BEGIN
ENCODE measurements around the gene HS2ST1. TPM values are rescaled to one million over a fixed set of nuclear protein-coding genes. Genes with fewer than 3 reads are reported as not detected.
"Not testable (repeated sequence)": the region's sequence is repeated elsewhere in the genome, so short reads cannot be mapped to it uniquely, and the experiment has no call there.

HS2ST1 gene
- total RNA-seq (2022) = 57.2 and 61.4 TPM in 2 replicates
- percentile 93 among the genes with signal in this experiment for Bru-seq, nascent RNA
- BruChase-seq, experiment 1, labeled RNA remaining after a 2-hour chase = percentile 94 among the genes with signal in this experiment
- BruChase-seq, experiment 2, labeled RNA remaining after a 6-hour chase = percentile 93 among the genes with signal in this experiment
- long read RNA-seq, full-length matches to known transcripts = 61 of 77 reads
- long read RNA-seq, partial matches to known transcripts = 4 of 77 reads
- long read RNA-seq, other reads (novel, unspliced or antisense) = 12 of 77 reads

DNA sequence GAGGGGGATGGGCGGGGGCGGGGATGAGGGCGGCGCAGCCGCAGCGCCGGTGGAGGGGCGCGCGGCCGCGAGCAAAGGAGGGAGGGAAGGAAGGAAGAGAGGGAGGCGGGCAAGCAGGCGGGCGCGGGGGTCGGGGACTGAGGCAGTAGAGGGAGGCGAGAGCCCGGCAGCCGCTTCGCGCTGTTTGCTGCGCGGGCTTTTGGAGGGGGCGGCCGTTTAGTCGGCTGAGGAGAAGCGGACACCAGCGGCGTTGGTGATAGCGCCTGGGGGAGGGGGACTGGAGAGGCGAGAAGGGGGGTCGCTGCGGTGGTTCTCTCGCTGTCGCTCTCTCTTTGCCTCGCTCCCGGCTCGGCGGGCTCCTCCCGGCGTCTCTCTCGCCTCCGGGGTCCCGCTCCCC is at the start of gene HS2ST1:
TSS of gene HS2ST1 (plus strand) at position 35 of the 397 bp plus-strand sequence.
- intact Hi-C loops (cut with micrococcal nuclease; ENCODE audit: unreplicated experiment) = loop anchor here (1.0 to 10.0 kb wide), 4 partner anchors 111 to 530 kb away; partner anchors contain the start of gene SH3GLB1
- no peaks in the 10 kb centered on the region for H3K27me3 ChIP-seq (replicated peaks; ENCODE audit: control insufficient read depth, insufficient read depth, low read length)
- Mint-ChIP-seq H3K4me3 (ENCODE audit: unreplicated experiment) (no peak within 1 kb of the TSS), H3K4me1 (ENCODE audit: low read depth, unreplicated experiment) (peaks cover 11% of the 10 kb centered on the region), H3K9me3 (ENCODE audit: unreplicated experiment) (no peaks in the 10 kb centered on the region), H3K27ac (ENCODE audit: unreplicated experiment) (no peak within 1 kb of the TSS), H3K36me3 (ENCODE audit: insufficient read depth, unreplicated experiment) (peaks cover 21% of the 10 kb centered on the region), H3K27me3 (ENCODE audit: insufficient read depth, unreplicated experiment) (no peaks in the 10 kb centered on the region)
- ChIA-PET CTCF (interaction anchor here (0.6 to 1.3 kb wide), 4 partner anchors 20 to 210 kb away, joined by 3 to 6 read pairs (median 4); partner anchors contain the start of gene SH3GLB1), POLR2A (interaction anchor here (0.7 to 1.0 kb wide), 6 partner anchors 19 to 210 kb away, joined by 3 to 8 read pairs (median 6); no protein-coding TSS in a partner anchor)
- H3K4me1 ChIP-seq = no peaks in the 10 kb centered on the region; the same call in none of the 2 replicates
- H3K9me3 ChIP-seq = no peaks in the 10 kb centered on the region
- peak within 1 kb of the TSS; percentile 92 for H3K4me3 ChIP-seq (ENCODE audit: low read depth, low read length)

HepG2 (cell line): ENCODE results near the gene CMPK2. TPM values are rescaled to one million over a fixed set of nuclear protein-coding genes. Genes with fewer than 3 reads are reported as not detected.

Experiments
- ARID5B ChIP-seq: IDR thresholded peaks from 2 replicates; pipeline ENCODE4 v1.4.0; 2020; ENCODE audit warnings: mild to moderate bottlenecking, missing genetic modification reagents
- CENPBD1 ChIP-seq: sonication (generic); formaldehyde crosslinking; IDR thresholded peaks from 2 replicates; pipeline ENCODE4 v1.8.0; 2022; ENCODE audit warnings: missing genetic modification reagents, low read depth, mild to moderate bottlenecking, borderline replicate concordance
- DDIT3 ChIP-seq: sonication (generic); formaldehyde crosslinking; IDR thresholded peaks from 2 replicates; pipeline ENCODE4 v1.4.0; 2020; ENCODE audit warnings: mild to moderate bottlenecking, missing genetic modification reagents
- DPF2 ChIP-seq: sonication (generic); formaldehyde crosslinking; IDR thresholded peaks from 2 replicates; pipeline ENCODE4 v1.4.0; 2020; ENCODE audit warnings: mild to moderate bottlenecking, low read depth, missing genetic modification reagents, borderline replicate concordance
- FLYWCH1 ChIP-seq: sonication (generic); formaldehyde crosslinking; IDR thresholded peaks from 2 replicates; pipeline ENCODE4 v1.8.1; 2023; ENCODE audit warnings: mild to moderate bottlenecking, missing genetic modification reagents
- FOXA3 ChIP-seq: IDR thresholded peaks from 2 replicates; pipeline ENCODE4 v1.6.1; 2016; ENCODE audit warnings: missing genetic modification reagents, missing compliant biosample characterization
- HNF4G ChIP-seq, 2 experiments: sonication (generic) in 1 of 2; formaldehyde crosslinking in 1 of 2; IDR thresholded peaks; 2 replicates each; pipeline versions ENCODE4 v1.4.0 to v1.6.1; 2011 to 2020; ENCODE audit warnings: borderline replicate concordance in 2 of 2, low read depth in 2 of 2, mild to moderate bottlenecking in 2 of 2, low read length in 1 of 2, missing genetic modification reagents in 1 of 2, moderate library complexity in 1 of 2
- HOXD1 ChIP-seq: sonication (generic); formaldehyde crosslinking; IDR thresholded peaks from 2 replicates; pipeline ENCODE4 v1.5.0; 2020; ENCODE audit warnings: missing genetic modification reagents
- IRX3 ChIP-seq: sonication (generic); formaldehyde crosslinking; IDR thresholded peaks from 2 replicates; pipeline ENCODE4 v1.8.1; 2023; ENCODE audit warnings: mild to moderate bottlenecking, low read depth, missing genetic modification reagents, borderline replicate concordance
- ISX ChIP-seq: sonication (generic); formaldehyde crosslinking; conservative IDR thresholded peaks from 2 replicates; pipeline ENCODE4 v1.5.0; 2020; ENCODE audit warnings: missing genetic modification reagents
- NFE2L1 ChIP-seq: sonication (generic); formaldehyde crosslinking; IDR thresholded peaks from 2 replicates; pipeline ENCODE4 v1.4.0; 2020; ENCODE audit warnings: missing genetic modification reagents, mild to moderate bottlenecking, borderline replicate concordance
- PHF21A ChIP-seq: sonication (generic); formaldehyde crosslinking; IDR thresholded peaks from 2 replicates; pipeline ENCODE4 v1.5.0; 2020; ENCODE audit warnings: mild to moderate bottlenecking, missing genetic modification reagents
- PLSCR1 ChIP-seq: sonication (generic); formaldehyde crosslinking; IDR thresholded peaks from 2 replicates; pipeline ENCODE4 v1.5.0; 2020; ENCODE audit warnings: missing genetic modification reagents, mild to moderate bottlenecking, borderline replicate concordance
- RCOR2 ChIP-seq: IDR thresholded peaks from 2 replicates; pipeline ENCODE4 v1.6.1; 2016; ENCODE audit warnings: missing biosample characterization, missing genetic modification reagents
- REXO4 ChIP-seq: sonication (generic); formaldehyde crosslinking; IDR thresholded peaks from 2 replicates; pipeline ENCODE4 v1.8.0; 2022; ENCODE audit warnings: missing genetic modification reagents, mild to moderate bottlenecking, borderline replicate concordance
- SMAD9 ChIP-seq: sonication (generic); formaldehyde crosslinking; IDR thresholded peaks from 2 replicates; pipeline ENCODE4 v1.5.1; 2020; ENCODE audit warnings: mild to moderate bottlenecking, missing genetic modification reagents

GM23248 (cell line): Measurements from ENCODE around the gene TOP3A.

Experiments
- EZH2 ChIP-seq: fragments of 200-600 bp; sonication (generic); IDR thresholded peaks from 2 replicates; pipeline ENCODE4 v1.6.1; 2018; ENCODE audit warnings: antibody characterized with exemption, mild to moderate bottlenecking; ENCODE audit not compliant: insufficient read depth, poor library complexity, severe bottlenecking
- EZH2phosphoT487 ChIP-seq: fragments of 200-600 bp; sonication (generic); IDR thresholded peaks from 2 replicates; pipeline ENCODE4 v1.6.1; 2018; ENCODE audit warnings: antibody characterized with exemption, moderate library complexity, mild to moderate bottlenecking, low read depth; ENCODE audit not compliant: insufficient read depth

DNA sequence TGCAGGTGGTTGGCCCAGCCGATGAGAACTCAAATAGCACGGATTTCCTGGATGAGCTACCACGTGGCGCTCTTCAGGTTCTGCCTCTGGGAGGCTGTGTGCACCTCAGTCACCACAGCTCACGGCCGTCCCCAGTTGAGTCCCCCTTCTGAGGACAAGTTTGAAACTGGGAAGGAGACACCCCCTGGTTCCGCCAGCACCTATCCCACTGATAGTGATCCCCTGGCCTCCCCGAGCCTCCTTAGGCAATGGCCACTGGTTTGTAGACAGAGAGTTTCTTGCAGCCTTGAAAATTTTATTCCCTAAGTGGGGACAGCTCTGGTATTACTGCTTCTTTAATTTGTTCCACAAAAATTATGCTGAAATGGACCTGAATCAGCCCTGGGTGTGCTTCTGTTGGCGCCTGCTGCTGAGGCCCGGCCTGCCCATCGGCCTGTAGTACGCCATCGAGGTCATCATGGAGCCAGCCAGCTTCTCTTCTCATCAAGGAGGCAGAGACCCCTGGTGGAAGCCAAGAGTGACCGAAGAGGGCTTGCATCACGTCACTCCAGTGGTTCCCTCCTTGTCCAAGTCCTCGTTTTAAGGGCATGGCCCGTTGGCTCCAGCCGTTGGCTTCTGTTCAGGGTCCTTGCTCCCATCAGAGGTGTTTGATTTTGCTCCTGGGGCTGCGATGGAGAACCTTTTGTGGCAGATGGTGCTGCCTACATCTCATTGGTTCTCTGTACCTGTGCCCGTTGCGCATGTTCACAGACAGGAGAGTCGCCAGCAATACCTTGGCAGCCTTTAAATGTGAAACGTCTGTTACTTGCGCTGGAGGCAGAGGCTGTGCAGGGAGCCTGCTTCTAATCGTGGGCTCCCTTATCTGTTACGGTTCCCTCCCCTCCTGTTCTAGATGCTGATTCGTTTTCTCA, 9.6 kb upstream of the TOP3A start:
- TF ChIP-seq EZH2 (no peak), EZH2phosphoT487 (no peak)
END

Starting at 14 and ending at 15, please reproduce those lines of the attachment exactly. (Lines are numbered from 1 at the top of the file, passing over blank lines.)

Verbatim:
- no peaks in the 10 kb centered on the region for H3K27me3 ChIP-seq (replicated peaks; ENCODE audit: control insufficient read depth, insufficient read depth, low read length)
- Mint-ChIP-seq H3K4me3 (ENCODE audit: unreplicated experiment) (no peak within 1 kb of the TSS), H3K4me1 (ENCODE audit: low read depth, unreplicated experiment) (peaks cover 11% of the 10 kb centered on the region), H3K9me3 (ENCODE audit: unreplicated experiment) (no peaks in the 10 kb centered on the region), H3K27ac (ENCODE audit: unreplicated experiment) (no peak within 1 kb of the TSS), H3K36me3 (ENCODE audit: insufficient read depth, unreplicated experiment) (peaks cover 21% of the 10 kb centered on the region), H3K27me3 (ENCODE audit: insufficient read depth, unreplicated experiment) (no peaks in the 10 kb centered on the region)